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Bipolar Disorder


Bipolar disorder is a mental illness characterized by extreme shifts in mood ranging from a periods of extremely elevated, elated, and energized behavior (known as manic episodes) to very sad, “down,” or hopeless periods (known as depressive episodes). Bipolar disorder is formerly known as manic depression. Approximately 2.6% of the US population is diagnosed with a bipolar disorder each year.

A person experiencing a manic episode may feel excited, impulsive, euphoric, and full of energy. He or she might engage in risky or unhealthy behaviors during manic episodes such as drug use, spending sprees, and/or compulsive risky sexual behaviors. Individuals experiencing a depressive episode might experience hopelessness, sadness, loss of energy, loss of interest in once enjoyable activities, sleep difficulties, concentration difficulties, and suicidal thoughts.

Individuals with bipolar disorder typically have trouble managing everyday life. They may perform poorly at school or work, and may have trouble maintaining personal relationships. During severe manic or depressive episodes, a person with bipolar disorder may need to be hospitalized. 



Manic Episode Symptoms

  • Feeling very “up,” “high,” or elated

  • Having a lot of energy

  • Having increased activity levels

  • Feeling “jumpy” or “wired”

  • Having trouble sleeping

  • Becoming more active than usual

  • Talking really fast about a lot of different things

  • Being agitated, irritable, or “touchy”

  • Feeling like their thoughts are going very fast

  • Thinking they can do a lot of things at once

  • Doing risky things, like spend a lot of money or have reckless sex

Depressive Episode Symptoms

  • Feeling very sad, down, empty, or hopeless

  • Having very little energy

  • Having decreased activity levels

  • Having trouble sleeping (sleeping too little or too much)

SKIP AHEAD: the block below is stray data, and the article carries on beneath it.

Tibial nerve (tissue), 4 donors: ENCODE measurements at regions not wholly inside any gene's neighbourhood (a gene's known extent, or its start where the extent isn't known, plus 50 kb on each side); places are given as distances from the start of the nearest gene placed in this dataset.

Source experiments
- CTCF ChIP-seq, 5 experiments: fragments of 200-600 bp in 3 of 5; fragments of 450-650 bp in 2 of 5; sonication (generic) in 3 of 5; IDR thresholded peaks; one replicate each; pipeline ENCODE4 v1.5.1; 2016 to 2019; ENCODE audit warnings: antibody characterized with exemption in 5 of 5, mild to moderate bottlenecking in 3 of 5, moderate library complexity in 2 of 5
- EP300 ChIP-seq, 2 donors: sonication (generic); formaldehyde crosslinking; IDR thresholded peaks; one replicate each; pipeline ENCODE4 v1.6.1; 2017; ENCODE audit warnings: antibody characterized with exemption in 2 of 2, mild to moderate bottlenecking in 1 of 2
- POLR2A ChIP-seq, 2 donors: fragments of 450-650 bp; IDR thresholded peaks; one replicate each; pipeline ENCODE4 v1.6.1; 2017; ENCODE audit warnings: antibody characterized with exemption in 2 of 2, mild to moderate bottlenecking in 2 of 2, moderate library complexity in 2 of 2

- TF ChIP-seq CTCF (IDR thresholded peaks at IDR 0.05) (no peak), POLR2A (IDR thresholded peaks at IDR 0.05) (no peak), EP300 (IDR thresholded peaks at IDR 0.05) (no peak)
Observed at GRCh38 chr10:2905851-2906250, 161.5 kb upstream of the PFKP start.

• Inability to enjoy anything

  • Feeling worried and empty

  • Having trouble concentrating

  • Trouble concentrating

  • Eating too much or too little

  • Feeling tired or “slowed down”

  • Thinking about death or suicide

Types of Bipolar Conditions

There are four basic types of bipolar disorder; all of them involve clear changes in mood, energy, and activity levels.

  • Bipolar I Disorder - manic episodes that last at least 7 days, or manic symptoms that are so severe that the person needs immediate hospital care. Usually, depressive episodes occur as well, typically lasting at least 2 weeks. Episodes of depression with mixed features (having depression and manic symptoms at the same time) are also possible. 

  • Bipolar II Disorder -  a pattern of depressive episodes and hypomanic episodes, but not the full-blown manic episodes described above.

  • Cyclothymic Disorder -  numerous periods of hypomanic symptoms as well numerous periods of depressive symptoms lasting for at least 2 years (1 year in children and adolescents). However, the symptoms do not meet the diagnostic requirements for a hypomanic episode and a depressive episode.

  • Other Specified and Unspecified Bipolar and Related Disorders -  bipolar disorder symptoms that do not match the three categories listed above.


Bipolar disorders are treated with a combination of medications and psychotherapy. Bipolar disorder is a lifelong illness. Episodes of mania and depression typically come back over time. Between episodes, many people with bipolar disorder are free of mood changes, but some people may have lingering symptoms. Long-term, continuous treatment helps to control these symptoms.


Medications generally used to treat bipolar disorder include mood stabilizers, atypical antipsychotics, and antidepressants. If medication is deemed necessary, we refer patients to local providers that are experienced with psychopharmacological treatments for bipolar disorders.

Regarding psychotherapy, Dr. Harte uses cognitive behavioral therapy (CBT) techniques. CBT is an empirically supported treatment that focuses on modifying problematic thoughts and behaviors that contribute to and/or maintain bipolar symptoms. CBT is short term, goal directed, and solution focused. At each visit, progress is measured objectively; this provides you and Dr. Harte with useful feedback so that services can be adjusted to best meet your needs. 

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